Historic Hereward the Wake event to be commemorated this week
- Credit: Supplied by the WakeHereward Project
A re-enactor will revive the actions of Hereward the Wake this week – exactly 951 years after he led an attack on Peterborough and travelled across the Fens to Ely.
Lewis Kirkbride will perform the role of Hereward and bring this historic event to life with his own band of men to raise funds for the charity ManHealth.
On June 2, 1070 Hereward and his Band of Men were on board a fleet of Viking longships and keen to reach Peterborough where they ransacked the monastery.
Hereward had previously led a popular opposition against the Norman rulers, and his new Danish Viking allies then made their way to their Ely monastery base.
There, the aim was to cause more havoc for William the Conqueror, England’s new French-Norman king.
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For those re-enacting the journey for the Hereward Charity Challenge, they will begin in Peterborough and will hike over 40 miles along the Hereward Way Long Distance Walking Path.
Over two days, they will travel through Whittlesey, March, Christchurch, Welney, Little Downham on their way to Ely.
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And there will be various opportunities to spot Hereward and his band of men.
At 9am on Wednesday (June 2), the Very Reverend Chris Dalliston, the Dean of Peterborough, will present Lewis with the Hereward Charity Challenge Trophy.
This represents the gold and silver Hereward stole from the Peterborough monastery, which left it desolate and ruined.
Hereward and his band of men will then make their way to Whittlesey where they are due to arrive between 11:30am and 12noon.
It is estimated they will reach March Library by 6pm where they will display their weaponry and historian David Maile will give a short talk about Hereward’s raid on Peterborough’s monastery.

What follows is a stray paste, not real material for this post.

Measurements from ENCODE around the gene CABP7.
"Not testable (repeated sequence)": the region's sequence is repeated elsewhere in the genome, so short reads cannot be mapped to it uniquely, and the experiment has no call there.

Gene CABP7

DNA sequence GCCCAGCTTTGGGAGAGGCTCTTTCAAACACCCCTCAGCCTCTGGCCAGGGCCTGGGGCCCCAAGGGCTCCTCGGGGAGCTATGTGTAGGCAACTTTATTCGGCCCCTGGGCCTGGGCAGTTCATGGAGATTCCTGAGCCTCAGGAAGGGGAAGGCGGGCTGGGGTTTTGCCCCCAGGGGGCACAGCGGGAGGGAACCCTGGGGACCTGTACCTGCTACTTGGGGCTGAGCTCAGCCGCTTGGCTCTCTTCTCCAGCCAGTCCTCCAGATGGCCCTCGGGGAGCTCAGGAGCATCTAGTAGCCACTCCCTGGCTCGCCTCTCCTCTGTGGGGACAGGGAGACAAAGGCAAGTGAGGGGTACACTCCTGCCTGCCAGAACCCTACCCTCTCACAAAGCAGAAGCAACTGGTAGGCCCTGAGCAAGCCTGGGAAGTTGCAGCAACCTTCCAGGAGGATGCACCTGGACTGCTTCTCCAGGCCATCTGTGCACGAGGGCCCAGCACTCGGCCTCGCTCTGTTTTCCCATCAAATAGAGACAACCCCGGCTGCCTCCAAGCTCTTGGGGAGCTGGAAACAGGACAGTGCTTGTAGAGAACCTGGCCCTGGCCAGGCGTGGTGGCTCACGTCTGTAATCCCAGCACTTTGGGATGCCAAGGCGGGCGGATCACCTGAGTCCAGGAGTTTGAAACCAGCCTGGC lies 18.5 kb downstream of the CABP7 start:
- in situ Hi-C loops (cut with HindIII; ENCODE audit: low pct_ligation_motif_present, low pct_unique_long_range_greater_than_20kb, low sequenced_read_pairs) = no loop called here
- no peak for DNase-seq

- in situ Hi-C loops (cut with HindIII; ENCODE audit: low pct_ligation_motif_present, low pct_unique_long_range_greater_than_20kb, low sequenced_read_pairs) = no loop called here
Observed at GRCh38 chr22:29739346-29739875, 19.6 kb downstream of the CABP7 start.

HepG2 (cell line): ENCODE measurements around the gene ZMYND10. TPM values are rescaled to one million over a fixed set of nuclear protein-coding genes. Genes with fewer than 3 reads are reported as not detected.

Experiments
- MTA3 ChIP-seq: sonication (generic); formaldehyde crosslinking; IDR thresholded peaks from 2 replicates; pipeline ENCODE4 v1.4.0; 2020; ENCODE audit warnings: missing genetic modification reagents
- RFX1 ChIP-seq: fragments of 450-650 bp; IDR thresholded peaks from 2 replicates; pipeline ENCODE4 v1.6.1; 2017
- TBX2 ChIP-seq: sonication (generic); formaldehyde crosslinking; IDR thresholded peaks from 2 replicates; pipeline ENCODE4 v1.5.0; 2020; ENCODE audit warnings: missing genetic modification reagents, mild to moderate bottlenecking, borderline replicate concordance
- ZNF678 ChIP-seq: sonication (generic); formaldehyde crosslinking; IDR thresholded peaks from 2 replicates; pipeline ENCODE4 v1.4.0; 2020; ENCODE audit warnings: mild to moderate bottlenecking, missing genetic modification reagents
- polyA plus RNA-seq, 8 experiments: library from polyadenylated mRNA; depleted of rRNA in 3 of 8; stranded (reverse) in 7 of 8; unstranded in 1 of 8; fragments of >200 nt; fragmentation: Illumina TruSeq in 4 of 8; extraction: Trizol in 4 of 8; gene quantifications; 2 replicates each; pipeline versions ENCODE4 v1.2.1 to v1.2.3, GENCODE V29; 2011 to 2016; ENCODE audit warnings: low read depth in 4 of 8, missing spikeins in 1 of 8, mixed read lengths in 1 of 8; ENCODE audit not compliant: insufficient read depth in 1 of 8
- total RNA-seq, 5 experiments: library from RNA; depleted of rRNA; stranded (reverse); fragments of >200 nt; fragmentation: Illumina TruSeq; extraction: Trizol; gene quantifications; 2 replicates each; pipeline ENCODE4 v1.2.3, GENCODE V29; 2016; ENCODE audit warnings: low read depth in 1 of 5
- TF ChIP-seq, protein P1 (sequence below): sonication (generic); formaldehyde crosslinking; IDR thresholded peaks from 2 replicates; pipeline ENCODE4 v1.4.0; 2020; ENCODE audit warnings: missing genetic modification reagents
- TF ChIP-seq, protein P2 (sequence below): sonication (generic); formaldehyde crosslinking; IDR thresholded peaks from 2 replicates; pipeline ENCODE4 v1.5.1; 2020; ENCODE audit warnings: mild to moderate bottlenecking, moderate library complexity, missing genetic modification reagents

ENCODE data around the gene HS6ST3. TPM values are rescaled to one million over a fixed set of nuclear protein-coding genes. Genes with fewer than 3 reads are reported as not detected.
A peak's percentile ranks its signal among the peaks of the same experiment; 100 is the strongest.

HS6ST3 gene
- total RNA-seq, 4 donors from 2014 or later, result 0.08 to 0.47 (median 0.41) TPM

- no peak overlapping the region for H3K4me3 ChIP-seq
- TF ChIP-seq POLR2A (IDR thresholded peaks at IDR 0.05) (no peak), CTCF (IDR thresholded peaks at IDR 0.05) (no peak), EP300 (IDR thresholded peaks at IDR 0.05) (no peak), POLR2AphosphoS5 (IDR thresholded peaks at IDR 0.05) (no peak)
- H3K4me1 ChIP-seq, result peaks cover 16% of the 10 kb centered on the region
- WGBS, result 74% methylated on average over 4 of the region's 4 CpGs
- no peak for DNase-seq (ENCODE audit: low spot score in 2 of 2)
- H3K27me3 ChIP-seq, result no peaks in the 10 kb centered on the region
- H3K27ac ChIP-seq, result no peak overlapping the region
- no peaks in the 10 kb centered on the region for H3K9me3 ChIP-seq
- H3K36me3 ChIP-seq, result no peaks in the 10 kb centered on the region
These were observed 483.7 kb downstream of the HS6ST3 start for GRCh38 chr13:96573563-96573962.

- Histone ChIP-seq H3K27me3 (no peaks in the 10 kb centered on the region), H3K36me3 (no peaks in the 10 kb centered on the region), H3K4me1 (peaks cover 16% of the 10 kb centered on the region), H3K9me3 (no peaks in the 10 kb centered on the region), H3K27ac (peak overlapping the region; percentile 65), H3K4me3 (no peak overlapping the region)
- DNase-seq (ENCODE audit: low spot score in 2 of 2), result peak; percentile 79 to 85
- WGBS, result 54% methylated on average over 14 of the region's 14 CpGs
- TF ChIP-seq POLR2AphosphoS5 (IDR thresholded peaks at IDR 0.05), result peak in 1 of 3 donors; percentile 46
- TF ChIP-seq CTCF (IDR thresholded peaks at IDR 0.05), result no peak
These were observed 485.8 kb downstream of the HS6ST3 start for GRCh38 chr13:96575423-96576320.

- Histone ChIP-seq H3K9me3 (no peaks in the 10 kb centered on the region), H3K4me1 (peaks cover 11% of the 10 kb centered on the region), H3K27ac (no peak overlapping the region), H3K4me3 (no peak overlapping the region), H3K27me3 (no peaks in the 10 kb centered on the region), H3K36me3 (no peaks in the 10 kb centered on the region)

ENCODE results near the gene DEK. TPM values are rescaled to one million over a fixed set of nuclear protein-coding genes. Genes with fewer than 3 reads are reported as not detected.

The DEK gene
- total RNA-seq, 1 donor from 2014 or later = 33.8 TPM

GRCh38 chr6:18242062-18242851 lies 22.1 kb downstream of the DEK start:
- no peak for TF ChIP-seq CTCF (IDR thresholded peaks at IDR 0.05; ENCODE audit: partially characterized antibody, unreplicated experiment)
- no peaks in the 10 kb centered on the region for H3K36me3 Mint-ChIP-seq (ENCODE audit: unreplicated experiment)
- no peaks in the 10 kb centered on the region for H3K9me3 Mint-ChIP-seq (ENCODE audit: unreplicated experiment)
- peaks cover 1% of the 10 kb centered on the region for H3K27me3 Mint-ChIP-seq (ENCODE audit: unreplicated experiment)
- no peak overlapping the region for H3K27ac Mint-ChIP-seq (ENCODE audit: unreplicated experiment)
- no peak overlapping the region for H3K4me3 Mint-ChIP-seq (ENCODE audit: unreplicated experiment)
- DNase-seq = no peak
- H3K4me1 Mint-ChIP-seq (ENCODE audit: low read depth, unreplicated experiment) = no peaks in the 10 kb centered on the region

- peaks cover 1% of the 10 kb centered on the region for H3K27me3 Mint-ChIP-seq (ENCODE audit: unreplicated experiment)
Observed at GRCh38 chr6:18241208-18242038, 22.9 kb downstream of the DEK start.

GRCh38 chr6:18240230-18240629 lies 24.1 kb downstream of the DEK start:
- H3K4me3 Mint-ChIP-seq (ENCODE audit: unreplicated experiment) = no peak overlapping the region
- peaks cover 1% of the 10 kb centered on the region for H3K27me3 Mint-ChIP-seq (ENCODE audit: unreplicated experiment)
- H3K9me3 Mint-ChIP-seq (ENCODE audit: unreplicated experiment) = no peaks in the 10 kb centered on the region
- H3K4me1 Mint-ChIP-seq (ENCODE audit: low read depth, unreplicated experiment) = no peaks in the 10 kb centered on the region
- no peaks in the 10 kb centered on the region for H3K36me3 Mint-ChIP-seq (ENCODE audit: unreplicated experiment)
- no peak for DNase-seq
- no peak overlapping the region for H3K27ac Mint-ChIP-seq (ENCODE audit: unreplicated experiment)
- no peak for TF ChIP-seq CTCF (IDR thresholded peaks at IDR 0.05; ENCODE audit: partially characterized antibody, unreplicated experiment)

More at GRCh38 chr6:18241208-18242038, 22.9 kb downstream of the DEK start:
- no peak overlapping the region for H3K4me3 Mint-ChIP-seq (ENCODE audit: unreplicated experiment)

March Library is also hosting an exhibition about Hereward’s exploits put together by the WakeHereward Project, the organisation behind the commemorations.
On Thursday (June 3), the men will leave March Market Place at 7am and walk the Hereward Way through Christchurch, Welney and Little Downham.
The group plan to arrive outside Ely Cathedral at 6pm.
They will be led into Ely March and Ely by James Bowman, who will be holding the Fenland flag he created.
Hereward’s Standard Bearer Rahenald the Steward of Ramsey will also be holding a newly designed flag of Hereward.
Commemorations resume on Saturday (June 5) where another re-enactor Simon Payne takes on the role of Prior Athelwold and will push the Hereward Charity Challenge trophy in a medieval cart.
Leaving Ely at 10am, he aims to pass through Chatteris at 1pm and arrive at Ramsey Abbey Gatehouse at 4pm.
There will also be a chance to learn more about this period in history on June 19, which has been coined Celebrate the Fens Day.
Re-enactor Nigel Amos will perform the role of Abbot Turold, the Norman Abbot of Peterborough, who will pick up the trophy at Ramsey Abbey and transport it on horseback to Peterborough Cathedral.
Leaving at 10am from the gatehouse, he will stop at Pondersbridge for an hour at 12noon before arriving at Peterborough Cathedral at 4pm.
To find out more about the challenge or to donate to ManHealth, visit the event's Facebook page.